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The question i have is, how can i delete a record on read? I'm using Oracle ond AIX with the Roguewave DB Layer in a c++ application.

I have been searching on google for this answer but there seem only to be the simple examples. Is there a SQL Statement which returns the deleted rows?

This would greatly enhance performance on my application because only 0.1% of the cases will have a need to stay in this table, in other words i will insert 0.1% back into the table.

The only hint i have found is the "Into" clause, i would assume that using delete into would do the job but i have never used it.

http://docs.oracle.com/cd/B19306_01/appdev.102/b14261/returninginto_clause.htm

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3 Answers 3

up vote 5 down vote accepted

According to oracle documentation it is indeed possible to delete and read in one go:

DELETE FROM employees
   WHERE job_id = 'SA_REP' 
   AND hire_date + TO_YMINTERVAL('01-00') < SYSDATE 
   RETURNING salary INTO :bnd1;

I never used it myself...but you could give it a try.

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I think this is what i like to have syntax wise, it doesn't run at the moment but i will try to make it work –  Oliver Stutz Mar 9 '12 at 8:29
    
Good answer. However, this will only work in a stored procedure, will it? Or can you use it directly from e.g. JDBC? –  sleske Mar 9 '12 at 8:41
    
@sleske: I used the returning clause in select statements using OCCI without stored procedures and it worked just fine. Since this is a different scenario (other db layer) I can't be sure though. –  nabulke Mar 9 '12 at 8:53
    
It seems that the bnd1 needs to be turned into a rowtab and every single field requires extraction, there seems to be no trivial statement just to return the deleted rows –  Oliver Stutz Mar 9 '12 at 8:54
    
Actually you have served me what i asked for, it would have been awesome to have an actual query to return the table but your answer is correct –  Oliver Stutz Mar 9 '12 at 21:10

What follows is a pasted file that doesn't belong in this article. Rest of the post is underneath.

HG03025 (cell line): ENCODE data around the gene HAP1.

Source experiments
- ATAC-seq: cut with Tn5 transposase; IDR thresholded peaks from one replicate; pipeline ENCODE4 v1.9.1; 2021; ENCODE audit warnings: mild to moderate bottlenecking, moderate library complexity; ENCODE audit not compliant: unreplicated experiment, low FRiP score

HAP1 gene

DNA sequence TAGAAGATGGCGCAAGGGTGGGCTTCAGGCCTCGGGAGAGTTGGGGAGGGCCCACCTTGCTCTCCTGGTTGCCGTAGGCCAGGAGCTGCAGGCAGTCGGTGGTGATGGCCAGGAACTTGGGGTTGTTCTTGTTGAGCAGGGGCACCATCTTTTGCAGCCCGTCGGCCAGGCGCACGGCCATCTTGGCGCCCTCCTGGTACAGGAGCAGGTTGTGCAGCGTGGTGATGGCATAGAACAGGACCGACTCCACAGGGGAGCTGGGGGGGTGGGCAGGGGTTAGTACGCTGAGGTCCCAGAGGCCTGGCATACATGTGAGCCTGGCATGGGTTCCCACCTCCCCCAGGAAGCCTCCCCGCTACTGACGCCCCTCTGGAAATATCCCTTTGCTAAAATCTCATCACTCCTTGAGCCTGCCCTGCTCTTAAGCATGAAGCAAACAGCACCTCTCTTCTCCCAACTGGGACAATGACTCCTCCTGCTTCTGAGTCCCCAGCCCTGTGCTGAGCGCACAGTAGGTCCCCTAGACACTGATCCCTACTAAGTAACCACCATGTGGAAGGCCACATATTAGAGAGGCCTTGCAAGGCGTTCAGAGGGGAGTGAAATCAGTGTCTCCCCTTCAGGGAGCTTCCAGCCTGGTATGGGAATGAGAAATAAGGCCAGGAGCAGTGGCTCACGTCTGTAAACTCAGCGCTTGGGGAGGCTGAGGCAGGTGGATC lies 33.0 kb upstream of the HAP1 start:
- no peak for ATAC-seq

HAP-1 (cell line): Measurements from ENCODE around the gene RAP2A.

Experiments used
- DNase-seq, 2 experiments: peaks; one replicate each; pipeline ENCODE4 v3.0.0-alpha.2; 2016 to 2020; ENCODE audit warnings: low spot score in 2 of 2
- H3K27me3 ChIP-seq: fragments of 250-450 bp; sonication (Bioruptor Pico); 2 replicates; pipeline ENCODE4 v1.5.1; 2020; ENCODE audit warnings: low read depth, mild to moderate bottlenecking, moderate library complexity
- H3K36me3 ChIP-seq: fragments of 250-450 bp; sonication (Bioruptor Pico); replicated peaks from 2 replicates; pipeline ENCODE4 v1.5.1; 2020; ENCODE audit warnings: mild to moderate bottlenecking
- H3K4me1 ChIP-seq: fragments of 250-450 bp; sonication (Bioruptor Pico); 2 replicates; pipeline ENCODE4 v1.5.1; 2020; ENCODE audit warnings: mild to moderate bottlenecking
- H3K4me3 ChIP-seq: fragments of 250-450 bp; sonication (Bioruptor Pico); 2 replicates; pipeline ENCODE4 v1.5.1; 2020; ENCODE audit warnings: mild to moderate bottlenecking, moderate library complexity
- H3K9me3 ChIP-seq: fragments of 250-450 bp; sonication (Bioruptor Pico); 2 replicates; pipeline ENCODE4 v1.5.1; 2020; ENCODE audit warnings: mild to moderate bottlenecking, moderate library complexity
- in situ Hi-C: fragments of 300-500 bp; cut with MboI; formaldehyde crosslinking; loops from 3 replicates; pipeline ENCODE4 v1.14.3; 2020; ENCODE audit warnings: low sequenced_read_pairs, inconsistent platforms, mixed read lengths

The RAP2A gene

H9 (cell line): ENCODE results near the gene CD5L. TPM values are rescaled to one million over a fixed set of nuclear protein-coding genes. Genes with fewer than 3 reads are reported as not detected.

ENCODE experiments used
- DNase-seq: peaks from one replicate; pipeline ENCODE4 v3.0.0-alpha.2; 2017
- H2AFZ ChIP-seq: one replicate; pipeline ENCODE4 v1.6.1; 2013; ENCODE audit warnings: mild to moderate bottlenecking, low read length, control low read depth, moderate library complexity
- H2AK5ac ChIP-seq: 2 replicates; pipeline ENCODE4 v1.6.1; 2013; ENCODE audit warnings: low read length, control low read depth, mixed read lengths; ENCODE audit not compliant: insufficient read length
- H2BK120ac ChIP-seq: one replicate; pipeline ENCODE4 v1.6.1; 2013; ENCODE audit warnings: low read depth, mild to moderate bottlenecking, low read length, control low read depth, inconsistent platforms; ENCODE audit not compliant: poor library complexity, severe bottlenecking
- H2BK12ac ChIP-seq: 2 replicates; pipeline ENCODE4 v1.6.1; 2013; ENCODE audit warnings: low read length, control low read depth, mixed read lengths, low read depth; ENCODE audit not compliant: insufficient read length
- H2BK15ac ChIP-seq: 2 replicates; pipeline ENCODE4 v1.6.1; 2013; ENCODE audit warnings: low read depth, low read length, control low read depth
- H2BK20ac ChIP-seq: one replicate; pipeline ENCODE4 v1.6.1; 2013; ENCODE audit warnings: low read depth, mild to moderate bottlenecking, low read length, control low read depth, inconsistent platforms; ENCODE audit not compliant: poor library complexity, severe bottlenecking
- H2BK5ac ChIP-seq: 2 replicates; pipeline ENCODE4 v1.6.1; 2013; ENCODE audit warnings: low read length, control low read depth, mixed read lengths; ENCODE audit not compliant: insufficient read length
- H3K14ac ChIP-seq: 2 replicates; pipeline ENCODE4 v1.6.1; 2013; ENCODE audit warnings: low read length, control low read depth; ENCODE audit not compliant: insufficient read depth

No, there is no SQL construct to read and delete a row in one go.

You could write a stored procedure which does this, though. Or you could cache the records you have already read in memory (so you do not read them again), then later do a bulk delete (DELETE FROM table WHERE id in (?)). That should be faster than many single DELETEs.

Or you might consider a different approach to the problem. Why do you need to delete so many rows on reading them? Are you using a DB table for passing messages? Is there maybe another technology that is more suited to your problem? If you feel you have to work against the established conventions of a technology, that may be an indication that you are not using the right tool for the job...

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Have you tried something like building an audit trigger?

Good description to build an select trigger.

Creation:

begin
  dbms_fga.add_policy
  ( object_schema=>'SCOTT'
  , object_name=>'EMP'
  , policy_name=>'SAL_ACCESS_HANDLED'
  , audit_column => 'SAL'
  , audit_condition => 'SAL>= 1500'
  , handler_schema => 'SCOTT'
  , handler_module => 'AUDIT_HANDLER.HANDLE_EMP_SAL_ACCESS'
  );
end;
/

Function signature:

PROCEDURE HANDLE_EMP_SAL_ACCESS
( object_schema VARCHAR2
, object_name VARCHAR2
, policy_name VARCHAR2
);
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How would that help OP? Where do the rows get deleted? –  sleske Mar 9 '12 at 8:05
    
I actually haven't considered triggers as a solution, my assumption was that a trigger works like a fork Select --> Data (fork trigger) --> return Data to application, tell me if my understanding is not correct –  Oliver Stutz Mar 9 '12 at 8:07
    
By changing the insert to an delete inside the called procedure? I have to admit that I have not tried if it is possible to modify the table inside the function without firing again - so maybe a check should be added. –  Eggi Mar 9 '12 at 8:12
    
So you would have to parse the statement (get the WHERE clause) and modify it to a DELETE statement and do an execute immediate. –  Eggi Mar 9 '12 at 8:18

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